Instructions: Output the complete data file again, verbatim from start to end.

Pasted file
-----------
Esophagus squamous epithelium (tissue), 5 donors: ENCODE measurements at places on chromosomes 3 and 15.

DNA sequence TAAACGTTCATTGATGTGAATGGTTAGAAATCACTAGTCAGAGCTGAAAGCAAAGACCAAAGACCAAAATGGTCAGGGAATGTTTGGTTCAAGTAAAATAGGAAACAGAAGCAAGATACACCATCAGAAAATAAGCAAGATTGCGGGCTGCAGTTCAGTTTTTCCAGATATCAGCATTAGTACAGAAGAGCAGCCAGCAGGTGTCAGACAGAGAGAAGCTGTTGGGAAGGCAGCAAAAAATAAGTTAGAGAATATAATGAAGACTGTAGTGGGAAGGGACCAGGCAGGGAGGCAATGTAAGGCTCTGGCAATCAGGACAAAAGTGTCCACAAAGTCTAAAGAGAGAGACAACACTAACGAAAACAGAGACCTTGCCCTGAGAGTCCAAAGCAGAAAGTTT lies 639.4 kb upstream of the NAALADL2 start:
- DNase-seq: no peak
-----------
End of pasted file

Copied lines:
Esophagus squamous epithelium (tissue), 5 donors: ENCODE measurements at places on chromosomes 3 and 15.

DNA sequence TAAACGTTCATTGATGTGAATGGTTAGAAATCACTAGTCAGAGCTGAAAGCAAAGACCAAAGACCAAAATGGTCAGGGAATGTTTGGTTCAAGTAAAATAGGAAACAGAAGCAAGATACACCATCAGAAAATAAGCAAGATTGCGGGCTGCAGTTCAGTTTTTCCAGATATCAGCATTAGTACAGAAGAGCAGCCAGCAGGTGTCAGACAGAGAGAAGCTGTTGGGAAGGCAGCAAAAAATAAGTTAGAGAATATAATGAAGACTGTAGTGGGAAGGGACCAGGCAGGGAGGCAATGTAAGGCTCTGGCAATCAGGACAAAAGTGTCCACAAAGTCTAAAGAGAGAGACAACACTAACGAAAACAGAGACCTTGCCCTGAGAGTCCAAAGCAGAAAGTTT lies 639.4 kb upstream of the NAALADL2 start:
- DNase-seq: no peak